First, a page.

TV

The Unusuals: Series Premiere

ABC's new NYC cop show premieres tonight and Cynthia Fuchs says "it's not new or challenging or even very strange. It is, however, plenty quirky."

The Unusuals

Airtime: Wednesdays, 10pm ET
Cast: Amber Tamblyn, Jeremy Renner, Adam Goldberg, Harold Perrineau Jr., Terry Kinney
MPAA rating: N/A
Subtitle: Series Premiere
Network: ABC
US release date: 2009-04-08
Website
Trailer
Amazon

Don't treat me like a girl. I'm fine.

-- Detective Casey Shraeger (Amber Tamblyn)

How many shows about New York begin with a shot of the Statue of Liberty? If you haven't kept count, rest assured, the number is high. Still, as The Unusuals opens on this mobile frame, descending to dark streets where cars and hookers cross paths, you might feel some small sense of surprise. For one thing, Amber Tamblyn is among those night ladies. When she observes, that traffic is slow tonight, a fellow underdressed, over-mascaraed worker sighs, "It's the economy, girl." Tamblyn, playing the undercover vice squad detective Casey, has a snappy retort: "Either that, or the allure of screwing a stranger under the bridge has died out."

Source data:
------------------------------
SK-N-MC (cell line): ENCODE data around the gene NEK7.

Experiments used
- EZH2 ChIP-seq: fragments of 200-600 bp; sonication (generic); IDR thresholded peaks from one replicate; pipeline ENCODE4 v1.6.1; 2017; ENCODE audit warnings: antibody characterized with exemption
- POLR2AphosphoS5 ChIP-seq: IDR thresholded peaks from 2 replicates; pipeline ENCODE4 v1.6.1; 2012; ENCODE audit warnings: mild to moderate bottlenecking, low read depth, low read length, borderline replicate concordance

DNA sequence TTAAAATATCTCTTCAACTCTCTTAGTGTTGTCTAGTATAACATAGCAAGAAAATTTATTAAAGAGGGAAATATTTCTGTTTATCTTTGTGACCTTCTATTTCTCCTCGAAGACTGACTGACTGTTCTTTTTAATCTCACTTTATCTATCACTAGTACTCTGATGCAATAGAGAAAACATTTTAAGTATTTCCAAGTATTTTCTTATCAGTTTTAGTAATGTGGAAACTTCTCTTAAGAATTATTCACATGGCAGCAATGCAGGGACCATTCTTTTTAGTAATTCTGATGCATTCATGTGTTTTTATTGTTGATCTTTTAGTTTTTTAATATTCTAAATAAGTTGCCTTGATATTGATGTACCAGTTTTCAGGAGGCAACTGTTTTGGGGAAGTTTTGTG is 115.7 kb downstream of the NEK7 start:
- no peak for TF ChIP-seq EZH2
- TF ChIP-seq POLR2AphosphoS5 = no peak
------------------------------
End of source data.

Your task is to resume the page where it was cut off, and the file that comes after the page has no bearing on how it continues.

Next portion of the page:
Topical, too self-righteously clever, and just barely edgy, it's the sort of line you expect to hear on TV, not the sort that someone without a writing staff might come up with. Again, The Unusuals is looking pretty usual.

That's not to say it doesn't try to be otherwise. Within a minute or so, Casey is on the phone with her mother, who's worried her maid is stealing from her (Casey's a good, if frustrated, daughter), and receiving instructions on how to "seduce" johns in her earpiece: "Shake your hips a little" (she's not an expert, but TV-style sassy). And a minute later, she's swooped up by Sgt. Brown (Terry Kinney) and sent over to Homicide. When a dispatcher's voice begins introducing post-commercial returns with Only-in-New-York calls ("Suspects are elderly twins in matching pink and white sweaters"), the show makes clear its premise: it's not new or challenging or even very strange. It is, however, plenty quirky.